Figure 2: Example of a quiver. Each black line represents a field. The red symbols next to them are the associated representations, which we will henceforth omit since this data is equivalently communicated by the decorated edges. See the text for more details about this convention.

We require that the chiral matter spectrum of the quiver satisfies two sets of conditions. The first set are those necessary for tadpole cancellation666Tadpole cancellation is the requirement that the net Ramond-Ramond (D-brane) charge is canceled on the internal space. It is necessary for the consistency of a globally defined string compactification. For example, in type IIa tadpole cancellation places a homological constraint on three-cycles wrapped by D6-branes which can be shown to descend to the weaker conditions (2.1) on chiral matter. These conditions are necessary but not sufficient for D6-brane tadpole cancellation. , which are

(1)

for each node, where we have denoted the fundamental and antifundamental by and . A defined by an arbitrary linear combination will obtain a string scale Stückelberg mass unless the masslessness conditions

(2)

are satisfied. The second set of conditions we impose is that the hypercharge embedding satisfies these masslessness conditions. In a given quiver, there may also be other linear combinations which satisfy these equations, giving light bosons.

Let us define some terminology that we will use throughout to discuss these conditions. For a gauge node, we refer to the lefthand side of the conditions necessary for tadpole cancellation and a massless hypercharge boson as the “T-charge” and the “M-charge” . In the three-node MSSM quivers we consider with , we will ensure that the T-charges and satisfy (2.1) and the M-charges and satisfy the equations (2.1). In addition, we may refer to the contributions of certain sets of fields to some T-charge or M-charge, where the context will make the content clear. For example, could be the contribution of messenger fields to .

The equations necessary for tadpole cancellation for are the conditions necessary for the cancellation of cubic anomalies. It is crucial that consistent chiral spectra do not give rise to these anomalies, since the Green-Schwarz mechanism cannot cancel them. The corresponding field theory constraints do not exist for or , however, and we refer to these as “stringy” constraints. We refer the reader to Cvetic:2011iq () for a recent in-depth discussion of these constraints and field theoretic constraints. These constraints are often violated for MSSM quivers. Our guiding principle will be to add hidden sectors so that they are satisfied.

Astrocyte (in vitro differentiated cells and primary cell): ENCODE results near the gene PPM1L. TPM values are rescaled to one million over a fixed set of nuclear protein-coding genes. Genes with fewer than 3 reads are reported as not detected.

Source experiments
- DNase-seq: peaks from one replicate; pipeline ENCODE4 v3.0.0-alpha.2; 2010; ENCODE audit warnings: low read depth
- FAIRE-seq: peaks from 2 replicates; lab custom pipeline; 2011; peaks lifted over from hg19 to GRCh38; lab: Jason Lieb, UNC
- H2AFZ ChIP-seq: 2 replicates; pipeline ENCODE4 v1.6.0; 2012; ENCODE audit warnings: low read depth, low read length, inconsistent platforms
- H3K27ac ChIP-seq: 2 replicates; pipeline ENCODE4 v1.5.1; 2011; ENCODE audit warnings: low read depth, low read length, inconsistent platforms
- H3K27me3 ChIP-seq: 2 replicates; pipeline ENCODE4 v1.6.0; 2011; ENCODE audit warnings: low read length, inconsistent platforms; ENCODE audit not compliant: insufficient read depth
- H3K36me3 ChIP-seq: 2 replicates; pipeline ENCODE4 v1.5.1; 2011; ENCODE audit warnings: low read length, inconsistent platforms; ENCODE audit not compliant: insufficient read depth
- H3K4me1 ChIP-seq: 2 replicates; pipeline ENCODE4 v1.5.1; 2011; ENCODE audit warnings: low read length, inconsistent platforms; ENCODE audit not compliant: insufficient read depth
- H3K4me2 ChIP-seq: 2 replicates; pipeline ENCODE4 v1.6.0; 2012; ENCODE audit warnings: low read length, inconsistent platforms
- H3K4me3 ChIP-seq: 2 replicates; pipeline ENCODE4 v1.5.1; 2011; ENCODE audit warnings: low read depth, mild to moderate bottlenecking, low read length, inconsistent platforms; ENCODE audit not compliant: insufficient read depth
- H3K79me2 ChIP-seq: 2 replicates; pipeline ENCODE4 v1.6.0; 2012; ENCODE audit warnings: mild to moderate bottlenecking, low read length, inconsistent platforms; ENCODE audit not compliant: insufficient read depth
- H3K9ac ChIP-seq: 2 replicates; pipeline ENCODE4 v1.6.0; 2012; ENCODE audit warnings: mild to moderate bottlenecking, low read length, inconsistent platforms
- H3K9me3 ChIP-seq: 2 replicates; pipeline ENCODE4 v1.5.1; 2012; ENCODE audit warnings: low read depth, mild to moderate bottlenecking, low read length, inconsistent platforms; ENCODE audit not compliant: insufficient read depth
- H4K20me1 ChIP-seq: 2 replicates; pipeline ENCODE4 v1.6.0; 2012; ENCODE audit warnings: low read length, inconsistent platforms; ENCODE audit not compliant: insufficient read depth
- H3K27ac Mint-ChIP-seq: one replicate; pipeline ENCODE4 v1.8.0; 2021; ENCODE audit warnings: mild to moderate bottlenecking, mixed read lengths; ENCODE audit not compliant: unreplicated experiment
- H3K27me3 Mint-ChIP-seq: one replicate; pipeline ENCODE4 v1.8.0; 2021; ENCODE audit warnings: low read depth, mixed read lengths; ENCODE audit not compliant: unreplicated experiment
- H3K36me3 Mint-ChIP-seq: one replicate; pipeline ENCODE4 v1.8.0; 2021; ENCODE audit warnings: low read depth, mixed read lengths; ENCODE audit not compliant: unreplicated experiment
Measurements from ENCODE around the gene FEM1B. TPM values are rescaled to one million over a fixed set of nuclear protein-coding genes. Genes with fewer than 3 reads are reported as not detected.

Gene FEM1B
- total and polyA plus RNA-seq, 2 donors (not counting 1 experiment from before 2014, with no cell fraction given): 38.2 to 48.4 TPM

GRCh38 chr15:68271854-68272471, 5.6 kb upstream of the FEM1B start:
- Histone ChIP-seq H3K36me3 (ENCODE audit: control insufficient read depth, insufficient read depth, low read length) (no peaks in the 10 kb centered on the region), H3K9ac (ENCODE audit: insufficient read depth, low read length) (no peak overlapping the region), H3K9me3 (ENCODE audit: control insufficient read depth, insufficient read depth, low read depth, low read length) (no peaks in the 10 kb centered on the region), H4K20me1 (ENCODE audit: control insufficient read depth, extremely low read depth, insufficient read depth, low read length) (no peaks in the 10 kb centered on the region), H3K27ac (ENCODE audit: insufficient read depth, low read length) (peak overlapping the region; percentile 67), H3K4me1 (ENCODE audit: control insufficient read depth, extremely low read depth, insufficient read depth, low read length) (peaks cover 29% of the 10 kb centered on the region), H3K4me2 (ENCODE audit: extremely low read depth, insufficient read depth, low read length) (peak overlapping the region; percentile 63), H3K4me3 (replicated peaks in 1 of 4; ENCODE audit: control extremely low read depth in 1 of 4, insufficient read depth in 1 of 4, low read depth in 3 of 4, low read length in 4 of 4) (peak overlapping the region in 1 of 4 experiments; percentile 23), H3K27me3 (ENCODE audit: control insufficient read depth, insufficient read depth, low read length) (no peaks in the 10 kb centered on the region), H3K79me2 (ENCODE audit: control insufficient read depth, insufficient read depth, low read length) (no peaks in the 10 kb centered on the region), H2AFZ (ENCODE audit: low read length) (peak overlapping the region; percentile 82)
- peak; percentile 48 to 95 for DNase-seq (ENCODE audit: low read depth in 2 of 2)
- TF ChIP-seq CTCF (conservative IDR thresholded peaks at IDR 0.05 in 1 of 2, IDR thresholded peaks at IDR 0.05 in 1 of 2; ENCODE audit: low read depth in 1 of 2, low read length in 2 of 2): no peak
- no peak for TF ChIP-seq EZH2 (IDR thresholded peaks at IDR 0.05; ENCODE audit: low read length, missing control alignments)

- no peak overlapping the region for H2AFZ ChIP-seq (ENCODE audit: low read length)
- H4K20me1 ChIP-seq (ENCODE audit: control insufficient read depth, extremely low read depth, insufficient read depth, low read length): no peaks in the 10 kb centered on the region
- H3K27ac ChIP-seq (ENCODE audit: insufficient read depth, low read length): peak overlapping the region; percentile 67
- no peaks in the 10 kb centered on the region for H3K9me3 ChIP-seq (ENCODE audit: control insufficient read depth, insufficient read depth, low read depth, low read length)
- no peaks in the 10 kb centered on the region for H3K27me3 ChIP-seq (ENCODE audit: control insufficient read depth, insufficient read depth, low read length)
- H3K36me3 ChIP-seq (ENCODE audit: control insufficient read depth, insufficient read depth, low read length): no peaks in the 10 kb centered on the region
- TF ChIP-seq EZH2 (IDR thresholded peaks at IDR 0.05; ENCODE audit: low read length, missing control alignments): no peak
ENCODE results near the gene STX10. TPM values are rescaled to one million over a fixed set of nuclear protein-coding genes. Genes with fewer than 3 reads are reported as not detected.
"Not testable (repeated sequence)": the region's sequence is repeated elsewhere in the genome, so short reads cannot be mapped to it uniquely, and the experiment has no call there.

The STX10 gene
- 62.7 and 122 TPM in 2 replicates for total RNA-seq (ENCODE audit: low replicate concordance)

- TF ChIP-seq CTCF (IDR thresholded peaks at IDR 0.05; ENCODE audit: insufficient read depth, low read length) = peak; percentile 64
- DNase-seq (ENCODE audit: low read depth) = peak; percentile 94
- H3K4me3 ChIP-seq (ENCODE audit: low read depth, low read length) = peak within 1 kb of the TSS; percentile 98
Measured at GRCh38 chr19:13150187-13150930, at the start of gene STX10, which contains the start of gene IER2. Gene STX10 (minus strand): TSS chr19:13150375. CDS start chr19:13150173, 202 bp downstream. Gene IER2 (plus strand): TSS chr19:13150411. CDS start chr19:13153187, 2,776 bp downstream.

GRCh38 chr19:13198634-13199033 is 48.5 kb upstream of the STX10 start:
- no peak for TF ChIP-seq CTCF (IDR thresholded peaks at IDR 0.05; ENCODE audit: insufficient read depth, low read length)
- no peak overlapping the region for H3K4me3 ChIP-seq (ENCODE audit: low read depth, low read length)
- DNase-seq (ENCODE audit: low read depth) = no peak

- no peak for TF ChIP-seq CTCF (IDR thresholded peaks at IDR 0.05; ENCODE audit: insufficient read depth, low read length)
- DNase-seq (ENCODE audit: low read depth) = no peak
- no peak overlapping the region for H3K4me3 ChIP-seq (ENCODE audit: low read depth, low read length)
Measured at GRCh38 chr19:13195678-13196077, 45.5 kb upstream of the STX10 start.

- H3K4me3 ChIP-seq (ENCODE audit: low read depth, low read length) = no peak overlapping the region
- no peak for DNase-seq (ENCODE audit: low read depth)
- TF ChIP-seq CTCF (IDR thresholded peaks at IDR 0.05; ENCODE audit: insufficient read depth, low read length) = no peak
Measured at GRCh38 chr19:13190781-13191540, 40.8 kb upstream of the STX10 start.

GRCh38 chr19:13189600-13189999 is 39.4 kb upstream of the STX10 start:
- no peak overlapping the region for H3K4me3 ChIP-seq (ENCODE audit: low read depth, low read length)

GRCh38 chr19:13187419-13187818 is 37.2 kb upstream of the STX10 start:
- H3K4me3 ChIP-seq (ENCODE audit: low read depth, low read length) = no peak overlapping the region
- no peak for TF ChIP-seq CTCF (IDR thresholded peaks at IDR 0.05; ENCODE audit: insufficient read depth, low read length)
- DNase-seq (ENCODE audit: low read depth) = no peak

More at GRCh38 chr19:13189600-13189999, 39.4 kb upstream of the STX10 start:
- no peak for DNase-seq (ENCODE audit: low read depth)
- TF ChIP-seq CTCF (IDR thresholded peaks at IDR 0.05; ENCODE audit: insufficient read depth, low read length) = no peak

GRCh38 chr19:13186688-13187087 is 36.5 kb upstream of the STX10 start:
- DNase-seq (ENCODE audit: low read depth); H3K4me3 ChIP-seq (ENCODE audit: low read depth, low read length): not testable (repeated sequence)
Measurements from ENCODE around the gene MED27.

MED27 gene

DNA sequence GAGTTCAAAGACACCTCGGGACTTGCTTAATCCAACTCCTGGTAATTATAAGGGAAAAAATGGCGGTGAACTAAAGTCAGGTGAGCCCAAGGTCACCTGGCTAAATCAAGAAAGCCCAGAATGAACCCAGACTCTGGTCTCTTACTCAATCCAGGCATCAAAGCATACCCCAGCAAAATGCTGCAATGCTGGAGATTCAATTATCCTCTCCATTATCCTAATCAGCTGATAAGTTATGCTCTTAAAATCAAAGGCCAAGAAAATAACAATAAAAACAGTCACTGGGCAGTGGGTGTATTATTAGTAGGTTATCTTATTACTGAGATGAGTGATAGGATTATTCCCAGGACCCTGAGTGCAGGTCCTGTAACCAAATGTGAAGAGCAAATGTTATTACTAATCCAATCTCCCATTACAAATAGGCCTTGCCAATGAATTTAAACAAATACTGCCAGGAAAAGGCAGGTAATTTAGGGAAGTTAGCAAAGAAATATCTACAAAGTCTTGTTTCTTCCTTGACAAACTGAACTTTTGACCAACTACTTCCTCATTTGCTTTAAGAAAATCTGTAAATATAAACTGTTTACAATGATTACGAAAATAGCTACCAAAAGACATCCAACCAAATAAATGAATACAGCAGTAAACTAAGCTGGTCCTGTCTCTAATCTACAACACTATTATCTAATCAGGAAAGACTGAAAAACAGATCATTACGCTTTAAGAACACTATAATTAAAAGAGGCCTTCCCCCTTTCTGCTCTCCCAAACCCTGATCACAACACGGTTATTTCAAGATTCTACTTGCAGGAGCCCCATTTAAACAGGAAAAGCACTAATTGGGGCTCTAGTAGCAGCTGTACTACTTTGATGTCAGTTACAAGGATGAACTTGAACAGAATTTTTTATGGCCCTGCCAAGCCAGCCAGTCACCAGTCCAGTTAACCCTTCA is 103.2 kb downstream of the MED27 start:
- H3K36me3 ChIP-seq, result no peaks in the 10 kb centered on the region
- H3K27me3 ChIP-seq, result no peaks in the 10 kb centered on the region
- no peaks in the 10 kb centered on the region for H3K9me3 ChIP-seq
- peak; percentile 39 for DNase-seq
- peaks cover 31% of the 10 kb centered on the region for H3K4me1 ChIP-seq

2.2 Classifying Three-node MSSM Quivers

Our results regarding stringy hidden valleys will apply to essentially any MSSM quiver with non-zero T-charge which is canceled by the non-zero T-charge of messengers to a hidden sector. However, three-node MSSM quivers and their extensions provide an excellent example. Let us review their classification.

Consider a quiver with gauge symmetry, which is the minimal number of nodes that can realize the MSSM gauge group and chiral spectrum at low energies. of the standard model arise from the and factors and hypercharge must arise as a linear combination

(3)

of the trace ’s. There are only two possible sets which can realize the entire MSSM spectrum utilizing bifundamental, symmetric, and antisymmetric tensor representations. The first is the well-known Madrid embedding Ibanez:2001nd (), given by